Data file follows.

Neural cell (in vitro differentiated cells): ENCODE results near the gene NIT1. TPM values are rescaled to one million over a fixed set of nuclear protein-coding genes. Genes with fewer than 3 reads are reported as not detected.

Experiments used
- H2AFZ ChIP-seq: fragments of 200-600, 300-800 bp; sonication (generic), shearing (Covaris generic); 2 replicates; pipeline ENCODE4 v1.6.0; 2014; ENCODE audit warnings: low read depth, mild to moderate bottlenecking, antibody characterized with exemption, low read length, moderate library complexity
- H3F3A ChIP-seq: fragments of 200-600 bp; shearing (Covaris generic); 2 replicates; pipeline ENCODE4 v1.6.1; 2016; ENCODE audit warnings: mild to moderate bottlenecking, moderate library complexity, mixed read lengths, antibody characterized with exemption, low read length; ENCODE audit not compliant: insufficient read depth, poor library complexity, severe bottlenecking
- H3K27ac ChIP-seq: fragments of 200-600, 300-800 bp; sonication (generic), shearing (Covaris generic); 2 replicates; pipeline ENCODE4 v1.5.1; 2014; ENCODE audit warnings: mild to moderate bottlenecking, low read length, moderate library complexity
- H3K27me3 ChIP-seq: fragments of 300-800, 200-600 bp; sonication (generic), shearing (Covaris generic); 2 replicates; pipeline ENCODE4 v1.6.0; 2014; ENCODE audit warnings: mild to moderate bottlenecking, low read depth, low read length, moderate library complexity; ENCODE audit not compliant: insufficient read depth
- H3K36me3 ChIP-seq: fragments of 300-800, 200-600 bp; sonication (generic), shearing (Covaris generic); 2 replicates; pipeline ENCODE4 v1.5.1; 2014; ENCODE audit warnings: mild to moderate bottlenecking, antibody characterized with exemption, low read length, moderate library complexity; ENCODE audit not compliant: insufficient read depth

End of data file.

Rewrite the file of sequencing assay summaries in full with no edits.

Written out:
Neural cell (in vitro differentiated cells): ENCODE results near the gene NIT1. TPM values are rescaled to one million over a fixed set of nuclear protein-coding genes. Genes with fewer than 3 reads are reported as not detected.

Experiments used
- H2AFZ ChIP-seq: fragments of 200-600, 300-800 bp; sonication (generic), shearing (Covaris generic); 2 replicates; pipeline ENCODE4 v1.6.0; 2014; ENCODE audit warnings: low read depth, mild to moderate bottlenecking, antibody characterized with exemption, low read length, moderate library complexity
- H3F3A ChIP-seq: fragments of 200-600 bp; shearing (Covaris generic); 2 replicates; pipeline ENCODE4 v1.6.1; 2016; ENCODE audit warnings: mild to moderate bottlenecking, moderate library complexity, mixed read lengths, antibody characterized with exemption, low read length; ENCODE audit not compliant: insufficient read depth, poor library complexity, severe bottlenecking
- H3K27ac ChIP-seq: fragments of 200-600, 300-800 bp; sonication (generic), shearing (Covaris generic); 2 replicates; pipeline ENCODE4 v1.5.1; 2014; ENCODE audit warnings: mild to moderate bottlenecking, low read length, moderate library complexity
- H3K27me3 ChIP-seq: fragments of 300-800, 200-600 bp; sonication (generic), shearing (Covaris generic); 2 replicates; pipeline ENCODE4 v1.6.0; 2014; ENCODE audit warnings: mild to moderate bottlenecking, low read depth, low read length, moderate library complexity; ENCODE audit not compliant: insufficient read depth
- H3K36me3 ChIP-seq: fragments of 300-800, 200-600 bp; sonication (generic), shearing (Covaris generic); 2 replicates; pipeline ENCODE4 v1.5.1; 2014; ENCODE audit warnings: mild to moderate bottlenecking, antibody characterized with exemption, low read length, moderate library complexity; ENCODE audit not compliant: insufficient read depth